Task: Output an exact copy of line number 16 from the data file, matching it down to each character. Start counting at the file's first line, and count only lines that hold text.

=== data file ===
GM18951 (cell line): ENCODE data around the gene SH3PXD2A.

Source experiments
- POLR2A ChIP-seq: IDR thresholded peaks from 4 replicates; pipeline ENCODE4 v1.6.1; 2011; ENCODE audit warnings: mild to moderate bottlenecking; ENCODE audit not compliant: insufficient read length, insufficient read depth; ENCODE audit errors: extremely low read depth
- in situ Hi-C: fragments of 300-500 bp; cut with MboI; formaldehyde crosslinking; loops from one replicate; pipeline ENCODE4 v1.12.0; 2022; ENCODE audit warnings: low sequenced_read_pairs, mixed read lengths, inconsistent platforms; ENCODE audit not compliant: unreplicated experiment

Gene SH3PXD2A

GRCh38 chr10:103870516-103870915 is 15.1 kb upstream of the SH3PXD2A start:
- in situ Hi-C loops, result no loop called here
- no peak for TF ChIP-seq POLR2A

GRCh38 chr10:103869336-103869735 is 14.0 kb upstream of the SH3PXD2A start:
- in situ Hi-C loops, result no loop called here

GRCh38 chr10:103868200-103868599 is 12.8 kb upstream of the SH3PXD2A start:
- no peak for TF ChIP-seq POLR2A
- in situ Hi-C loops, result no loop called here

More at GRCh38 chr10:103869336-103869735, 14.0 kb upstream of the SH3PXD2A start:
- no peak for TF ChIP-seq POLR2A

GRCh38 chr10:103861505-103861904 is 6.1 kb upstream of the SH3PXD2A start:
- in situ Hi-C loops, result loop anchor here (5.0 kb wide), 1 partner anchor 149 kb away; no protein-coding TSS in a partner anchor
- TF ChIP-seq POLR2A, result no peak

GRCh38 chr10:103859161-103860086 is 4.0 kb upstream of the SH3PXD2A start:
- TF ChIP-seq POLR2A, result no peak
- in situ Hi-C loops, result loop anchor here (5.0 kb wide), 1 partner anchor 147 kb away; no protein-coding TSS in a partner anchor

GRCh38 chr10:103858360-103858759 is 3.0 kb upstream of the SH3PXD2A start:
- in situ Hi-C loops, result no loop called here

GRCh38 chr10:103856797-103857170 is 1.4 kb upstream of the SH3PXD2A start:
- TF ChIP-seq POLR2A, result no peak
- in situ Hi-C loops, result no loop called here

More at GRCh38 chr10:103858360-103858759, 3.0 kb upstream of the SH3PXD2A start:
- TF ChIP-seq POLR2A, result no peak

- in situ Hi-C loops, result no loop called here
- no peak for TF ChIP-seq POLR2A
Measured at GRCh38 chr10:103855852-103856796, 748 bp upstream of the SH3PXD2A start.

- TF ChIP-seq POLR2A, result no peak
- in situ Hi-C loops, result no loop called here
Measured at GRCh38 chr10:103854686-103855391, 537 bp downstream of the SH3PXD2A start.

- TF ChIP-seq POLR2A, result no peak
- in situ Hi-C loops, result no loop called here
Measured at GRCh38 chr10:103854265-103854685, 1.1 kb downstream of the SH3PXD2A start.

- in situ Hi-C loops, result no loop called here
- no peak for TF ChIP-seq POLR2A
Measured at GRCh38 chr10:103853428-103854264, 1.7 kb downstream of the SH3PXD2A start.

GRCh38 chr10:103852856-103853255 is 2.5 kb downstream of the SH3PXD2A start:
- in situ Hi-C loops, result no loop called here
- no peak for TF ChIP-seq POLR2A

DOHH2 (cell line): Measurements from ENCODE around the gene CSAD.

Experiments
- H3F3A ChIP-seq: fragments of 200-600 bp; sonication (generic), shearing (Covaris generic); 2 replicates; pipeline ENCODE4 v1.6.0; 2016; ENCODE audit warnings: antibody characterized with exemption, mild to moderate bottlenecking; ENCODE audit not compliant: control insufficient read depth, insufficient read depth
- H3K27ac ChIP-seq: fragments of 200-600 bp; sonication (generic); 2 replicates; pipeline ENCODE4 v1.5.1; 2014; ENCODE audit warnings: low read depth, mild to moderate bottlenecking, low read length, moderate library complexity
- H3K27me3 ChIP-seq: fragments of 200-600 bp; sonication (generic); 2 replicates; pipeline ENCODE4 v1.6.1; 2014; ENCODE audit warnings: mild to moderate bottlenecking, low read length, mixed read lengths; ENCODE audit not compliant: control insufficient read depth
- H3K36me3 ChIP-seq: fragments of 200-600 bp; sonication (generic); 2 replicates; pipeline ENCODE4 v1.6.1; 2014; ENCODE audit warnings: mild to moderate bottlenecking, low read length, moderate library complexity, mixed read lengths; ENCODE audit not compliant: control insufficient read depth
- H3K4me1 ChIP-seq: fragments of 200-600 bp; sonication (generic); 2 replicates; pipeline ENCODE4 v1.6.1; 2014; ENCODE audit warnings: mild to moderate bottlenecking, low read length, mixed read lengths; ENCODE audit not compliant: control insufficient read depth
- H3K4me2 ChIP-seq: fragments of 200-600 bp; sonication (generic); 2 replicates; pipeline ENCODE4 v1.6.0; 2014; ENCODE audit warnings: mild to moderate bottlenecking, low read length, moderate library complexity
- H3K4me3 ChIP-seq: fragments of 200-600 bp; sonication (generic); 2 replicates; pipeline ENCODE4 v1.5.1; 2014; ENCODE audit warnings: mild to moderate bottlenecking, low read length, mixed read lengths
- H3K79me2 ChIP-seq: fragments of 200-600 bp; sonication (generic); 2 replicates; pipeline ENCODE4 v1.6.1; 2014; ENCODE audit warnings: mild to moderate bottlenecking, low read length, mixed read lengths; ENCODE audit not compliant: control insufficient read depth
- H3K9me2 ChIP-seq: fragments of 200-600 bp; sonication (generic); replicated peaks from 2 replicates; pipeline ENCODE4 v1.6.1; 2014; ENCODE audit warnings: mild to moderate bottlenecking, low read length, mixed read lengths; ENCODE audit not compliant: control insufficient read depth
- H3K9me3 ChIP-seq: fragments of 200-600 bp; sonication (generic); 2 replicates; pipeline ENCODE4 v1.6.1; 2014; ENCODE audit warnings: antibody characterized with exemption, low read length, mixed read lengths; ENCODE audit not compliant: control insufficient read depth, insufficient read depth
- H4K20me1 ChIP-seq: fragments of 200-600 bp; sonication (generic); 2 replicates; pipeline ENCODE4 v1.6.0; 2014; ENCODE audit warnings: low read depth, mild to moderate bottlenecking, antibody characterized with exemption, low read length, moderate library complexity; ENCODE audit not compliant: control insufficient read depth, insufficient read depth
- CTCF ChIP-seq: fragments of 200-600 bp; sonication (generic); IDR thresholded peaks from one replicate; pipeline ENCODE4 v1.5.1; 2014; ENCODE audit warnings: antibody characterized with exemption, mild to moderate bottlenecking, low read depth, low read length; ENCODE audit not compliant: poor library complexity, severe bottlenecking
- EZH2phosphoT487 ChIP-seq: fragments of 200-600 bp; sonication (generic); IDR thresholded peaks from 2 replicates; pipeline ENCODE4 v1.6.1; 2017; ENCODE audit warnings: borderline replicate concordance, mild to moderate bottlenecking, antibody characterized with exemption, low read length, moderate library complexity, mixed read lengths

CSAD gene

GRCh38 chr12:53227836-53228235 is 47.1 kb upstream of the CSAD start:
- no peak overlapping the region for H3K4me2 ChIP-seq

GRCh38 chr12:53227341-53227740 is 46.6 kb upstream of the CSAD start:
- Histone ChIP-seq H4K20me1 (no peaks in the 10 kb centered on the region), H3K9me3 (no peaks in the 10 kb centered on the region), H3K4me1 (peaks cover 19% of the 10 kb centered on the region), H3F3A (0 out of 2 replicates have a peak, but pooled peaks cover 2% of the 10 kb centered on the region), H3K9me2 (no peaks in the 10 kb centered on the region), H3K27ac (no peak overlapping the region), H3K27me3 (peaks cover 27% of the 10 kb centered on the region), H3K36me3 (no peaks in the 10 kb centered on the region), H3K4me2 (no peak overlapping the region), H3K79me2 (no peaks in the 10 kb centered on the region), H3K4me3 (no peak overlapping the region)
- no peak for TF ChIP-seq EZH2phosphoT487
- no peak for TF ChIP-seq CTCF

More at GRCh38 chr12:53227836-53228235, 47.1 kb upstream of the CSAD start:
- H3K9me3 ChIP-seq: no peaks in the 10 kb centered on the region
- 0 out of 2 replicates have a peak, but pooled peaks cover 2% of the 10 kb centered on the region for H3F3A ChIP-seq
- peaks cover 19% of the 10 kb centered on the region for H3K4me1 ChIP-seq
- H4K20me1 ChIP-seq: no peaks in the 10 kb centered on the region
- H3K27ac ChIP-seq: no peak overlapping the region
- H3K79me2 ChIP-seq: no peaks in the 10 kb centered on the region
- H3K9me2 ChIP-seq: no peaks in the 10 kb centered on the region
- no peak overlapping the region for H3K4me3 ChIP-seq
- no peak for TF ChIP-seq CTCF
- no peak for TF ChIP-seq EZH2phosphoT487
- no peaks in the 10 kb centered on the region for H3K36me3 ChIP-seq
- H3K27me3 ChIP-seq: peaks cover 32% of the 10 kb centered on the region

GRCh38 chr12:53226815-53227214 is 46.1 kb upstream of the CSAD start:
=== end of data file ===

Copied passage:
GRCh38 chr10:103861505-103861904 is 6.1 kb upstream of the SH3PXD2A start: